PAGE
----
Agrahasta, Agra-hasta: 10 definitions

Introduction:

Agrahasta means something in Hinduism, Sanskrit. If you want to know the exact meaning, history, etymology or English translation of this term then check out the descriptions on this page. Add your comment or reference to a book if you want to contribute to this summary article.

Languages of India and abroad

Sanskrit dictionary

[«previous next»] — Agrahasta in Sanskrit glossary
Source: DDSA: The practical Sanskrit-English dictionary

Agrahasta (अग्रहस्त).—(°kara; °pāṇiḥ,) the forepart of the hand or arm; अग्रहस्तेन गृहीत्वा प्रसादयैनाम् (agrahastena gṛhītvā prasādayainām) Ratnāvalī 3; forepart of the trunk (of an elephant); often used for a finger or fingers taken collectively; शीतलस्ते °स्तः (śītalaste °staḥ) Mṛcchakaṭika 3; अतिसाध्वसेन वेपते मे °स्तः (atisādhvasena vepate me °staḥ) Ratnāvalī 1; कुसुमित इव ते °स्तः प्रतिभाति (kusumita iva te °staḥ pratibhāti) M.1.; प्रसारिते °स्ते (prasārite °ste) M.4; °हस्तात्प्रभ्रष्टं पुष्पभाजनम् (hastātprabhraṣṭaṃ puṣpabhājanam) Ś.4. slipped from the fingers; also the right hand; अथ °हस्ते मुकुलीकृताङ्गुलौ (atha °haste mukulīkṛtāṅgulau) Kumārasambhava 5.63. (agraścāsau hastaśca Malli.). Kirātārjunīya 5.29.

Agrahasta is a Sanskrit compound consisting of the terms agra and hasta (हस्त).

Source: Cologne Digital Sanskrit Dictionaries: Shabda-Sagara Sanskrit-English Dictionary

Agrahasta (अग्रहस्त).—m.

(-staḥ) 1. The tip of the extended hand. 2. The tip of an elephant’s trunk. 3. The right or better hand. E. agra, hasta hand &c.

Source: Cologne Digital Sanskrit Dictionaries: Benfey Sanskrit-English Dictionary

Agrahasta (अग्रहस्त).—m. 1. the tip of the extended hand, [Rāmāyaṇa] 2, 23, 4. 2. the tip of an elephant’s trunk, [Vikramorvaśī, (ed. Bollensen.)] [distich] 107.

Agrahasta is a Sanskrit compound consisting of the terms agra and hasta (हस्त).

Source: Cologne Digital Sanskrit Dictionaries: Cappeller Sanskrit-English Dictionary

Agrahasta (अग्रहस्त).—[masculine] tip of the hand (i.e. finger) or of an elephant’s trunk.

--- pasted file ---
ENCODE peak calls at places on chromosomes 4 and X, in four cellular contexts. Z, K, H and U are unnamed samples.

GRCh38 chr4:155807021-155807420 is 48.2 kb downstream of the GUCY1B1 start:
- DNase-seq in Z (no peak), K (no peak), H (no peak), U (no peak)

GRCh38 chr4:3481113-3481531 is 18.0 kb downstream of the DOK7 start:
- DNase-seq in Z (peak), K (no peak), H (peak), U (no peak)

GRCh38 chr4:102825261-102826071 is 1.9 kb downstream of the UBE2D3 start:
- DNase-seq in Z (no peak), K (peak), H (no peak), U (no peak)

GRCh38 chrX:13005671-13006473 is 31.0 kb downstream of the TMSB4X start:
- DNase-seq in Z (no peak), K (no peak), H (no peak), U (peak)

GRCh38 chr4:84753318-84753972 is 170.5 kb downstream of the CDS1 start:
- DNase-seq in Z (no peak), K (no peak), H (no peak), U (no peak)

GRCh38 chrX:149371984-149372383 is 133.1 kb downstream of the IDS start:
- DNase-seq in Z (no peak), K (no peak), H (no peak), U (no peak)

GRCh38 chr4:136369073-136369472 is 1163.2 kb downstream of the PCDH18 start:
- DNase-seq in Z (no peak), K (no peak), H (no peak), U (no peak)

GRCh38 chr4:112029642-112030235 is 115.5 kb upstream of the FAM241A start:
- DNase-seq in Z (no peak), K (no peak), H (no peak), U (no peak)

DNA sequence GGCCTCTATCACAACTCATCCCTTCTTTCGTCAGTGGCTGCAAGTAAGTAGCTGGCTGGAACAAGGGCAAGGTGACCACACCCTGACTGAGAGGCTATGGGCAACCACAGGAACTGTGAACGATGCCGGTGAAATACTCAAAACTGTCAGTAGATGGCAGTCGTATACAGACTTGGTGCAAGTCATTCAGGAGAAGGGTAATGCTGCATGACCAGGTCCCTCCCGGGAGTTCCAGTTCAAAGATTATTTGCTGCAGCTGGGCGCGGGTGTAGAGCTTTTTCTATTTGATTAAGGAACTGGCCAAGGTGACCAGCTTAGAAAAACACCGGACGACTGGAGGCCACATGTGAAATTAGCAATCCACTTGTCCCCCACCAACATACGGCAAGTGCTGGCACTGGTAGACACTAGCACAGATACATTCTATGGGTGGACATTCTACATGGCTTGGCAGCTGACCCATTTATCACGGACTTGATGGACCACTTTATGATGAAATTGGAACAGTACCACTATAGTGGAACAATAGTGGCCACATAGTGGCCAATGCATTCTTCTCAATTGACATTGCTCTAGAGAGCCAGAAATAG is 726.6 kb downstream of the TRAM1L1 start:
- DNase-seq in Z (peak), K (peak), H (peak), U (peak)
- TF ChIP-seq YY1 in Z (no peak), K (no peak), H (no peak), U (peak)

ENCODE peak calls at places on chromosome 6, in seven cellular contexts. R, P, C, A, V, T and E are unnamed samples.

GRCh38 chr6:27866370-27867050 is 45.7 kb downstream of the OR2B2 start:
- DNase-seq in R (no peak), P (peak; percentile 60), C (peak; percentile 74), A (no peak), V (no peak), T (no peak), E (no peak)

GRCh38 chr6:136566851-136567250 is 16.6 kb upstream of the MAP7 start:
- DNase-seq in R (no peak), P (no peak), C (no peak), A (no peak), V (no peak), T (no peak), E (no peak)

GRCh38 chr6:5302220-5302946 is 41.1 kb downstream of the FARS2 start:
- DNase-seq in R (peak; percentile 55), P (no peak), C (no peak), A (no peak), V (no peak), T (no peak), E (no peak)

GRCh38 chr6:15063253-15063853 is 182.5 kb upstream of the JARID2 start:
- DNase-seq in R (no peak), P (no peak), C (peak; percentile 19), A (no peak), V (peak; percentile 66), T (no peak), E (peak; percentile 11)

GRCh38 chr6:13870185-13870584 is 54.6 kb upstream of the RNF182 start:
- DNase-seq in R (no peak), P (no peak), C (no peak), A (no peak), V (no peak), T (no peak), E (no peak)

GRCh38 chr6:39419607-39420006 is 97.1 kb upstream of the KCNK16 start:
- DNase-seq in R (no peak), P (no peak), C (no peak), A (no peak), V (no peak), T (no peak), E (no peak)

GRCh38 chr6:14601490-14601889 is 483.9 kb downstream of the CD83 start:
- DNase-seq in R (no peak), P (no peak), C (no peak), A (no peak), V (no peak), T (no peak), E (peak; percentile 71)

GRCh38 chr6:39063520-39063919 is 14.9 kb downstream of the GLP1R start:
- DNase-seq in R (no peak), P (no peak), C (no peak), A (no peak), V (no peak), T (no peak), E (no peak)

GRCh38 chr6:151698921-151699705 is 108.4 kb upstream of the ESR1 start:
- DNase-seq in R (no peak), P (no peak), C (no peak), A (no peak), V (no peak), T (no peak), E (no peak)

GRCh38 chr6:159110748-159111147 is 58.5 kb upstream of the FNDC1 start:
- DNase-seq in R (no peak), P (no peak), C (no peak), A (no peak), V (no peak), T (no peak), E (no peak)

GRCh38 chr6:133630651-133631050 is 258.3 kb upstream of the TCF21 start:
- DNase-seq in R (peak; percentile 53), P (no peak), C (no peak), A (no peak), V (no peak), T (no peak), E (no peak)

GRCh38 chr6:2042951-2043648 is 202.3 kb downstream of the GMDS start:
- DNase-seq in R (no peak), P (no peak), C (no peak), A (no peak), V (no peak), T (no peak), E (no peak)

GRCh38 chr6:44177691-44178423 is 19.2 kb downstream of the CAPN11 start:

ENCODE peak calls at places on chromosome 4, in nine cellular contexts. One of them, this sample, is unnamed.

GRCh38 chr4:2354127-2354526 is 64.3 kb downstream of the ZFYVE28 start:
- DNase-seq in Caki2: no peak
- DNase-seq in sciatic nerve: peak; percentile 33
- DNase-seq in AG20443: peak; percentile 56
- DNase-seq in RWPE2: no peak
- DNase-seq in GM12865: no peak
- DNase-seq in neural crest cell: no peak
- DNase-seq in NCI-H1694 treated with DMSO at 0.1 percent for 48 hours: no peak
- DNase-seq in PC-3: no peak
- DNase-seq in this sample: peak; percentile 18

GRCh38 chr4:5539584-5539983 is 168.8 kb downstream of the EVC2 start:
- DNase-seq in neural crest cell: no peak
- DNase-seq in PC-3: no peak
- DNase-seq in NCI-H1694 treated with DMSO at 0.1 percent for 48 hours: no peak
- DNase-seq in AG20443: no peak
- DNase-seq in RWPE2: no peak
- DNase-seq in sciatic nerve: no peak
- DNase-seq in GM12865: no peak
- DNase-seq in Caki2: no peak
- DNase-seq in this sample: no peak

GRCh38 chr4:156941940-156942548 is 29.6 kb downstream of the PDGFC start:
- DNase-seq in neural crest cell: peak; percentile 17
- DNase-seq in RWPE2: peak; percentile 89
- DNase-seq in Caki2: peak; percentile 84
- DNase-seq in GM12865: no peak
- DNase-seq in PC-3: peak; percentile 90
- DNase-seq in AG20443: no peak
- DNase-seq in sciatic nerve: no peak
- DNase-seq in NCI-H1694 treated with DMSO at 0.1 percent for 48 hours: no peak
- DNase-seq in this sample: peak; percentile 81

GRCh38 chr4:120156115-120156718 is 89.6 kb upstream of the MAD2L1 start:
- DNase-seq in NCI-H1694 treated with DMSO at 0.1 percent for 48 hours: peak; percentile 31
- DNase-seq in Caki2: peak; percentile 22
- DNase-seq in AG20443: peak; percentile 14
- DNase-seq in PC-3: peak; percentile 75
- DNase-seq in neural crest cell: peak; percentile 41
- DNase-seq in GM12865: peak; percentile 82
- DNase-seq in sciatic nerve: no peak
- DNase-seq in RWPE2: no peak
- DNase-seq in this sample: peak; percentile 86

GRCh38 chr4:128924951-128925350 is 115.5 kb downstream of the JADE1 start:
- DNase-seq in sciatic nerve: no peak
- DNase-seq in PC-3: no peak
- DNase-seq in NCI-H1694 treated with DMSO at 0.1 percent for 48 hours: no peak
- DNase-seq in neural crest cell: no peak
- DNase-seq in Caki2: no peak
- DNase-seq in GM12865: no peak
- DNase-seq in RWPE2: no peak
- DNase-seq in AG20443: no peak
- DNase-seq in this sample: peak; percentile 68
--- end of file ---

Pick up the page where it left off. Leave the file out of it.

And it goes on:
Source: Cologne Digital Sanskrit Dictionaries: Monier-Williams Sanskrit-English Dictionary

1) Agrahasta (अग्रहस्त):—[=agra-hasta] [from agra] m. = -pāṇi

2) [v.s. ...] the tip of an elephant’s trunk, [Vikramorvaśī]

3) [v.s. ...] finger, [Rāmāyaṇa]

Source: Cologne Digital Sanskrit Dictionaries: Goldstücker Sanskrit-English Dictionary

Agrahasta (अग्रहस्त):—[tatpurusha compound] m.

(-staḥ) 1) The tip of the extended hand.

2) The tip of an elephant’s trunk.

3) ([karmadharaya compound]) The right or better hand. E. agra and hasta.

Source: Cologne Digital Sanskrit Dictionaries: Yates Sanskrit-English Dictionary

Agrahasta (अग्रहस्त):—[agra-hasta] (staḥ) 1. m. Right hand; tip of it; tip of the elephant’s trunk.

[Sanskrit to German]

Agrahasta in German

context information

Sanskrit, also spelled संस्कृतम् (saṃskṛtam), is an ancient language of India commonly seen as the grandmother of the Indo-European language family (even English!). Closely allied with Prakrit and Pali, Sanskrit is more exhaustive in both grammar and terms and has the most extensive collection of literature in the world, greatly surpassing its sister-languages Greek and Latin.

Discover the meaning of agrahasta in the context of Sanskrit from relevant books on Exotic India

Kannada-English dictionary

[«previous next»] — Agrahasta in Kannada glossary
Source: Alar: Kannada-English corpus

Agrahasta (ಅಗ್ರಹಸ್ತ):—[noun] the forepart of the hand.

context information

Kannada is a Dravidian language (as opposed to the Indo-European language family) mainly spoken in the southwestern region of India.

Discover the meaning of agrahasta in the context of Kannada from relevant books on Exotic India

See also (Relevant definitions)

Relevant text

Let's grow together!

I humbly request your help to keep doing what I do best: provide the world with unbiased sources, definitions and images. Your donation direclty influences the quality and quantity of knowledge, wisdom and spiritual insight the world is exposed to.

Let's make the world a better place together!

Like what you read? Consider supporting this website: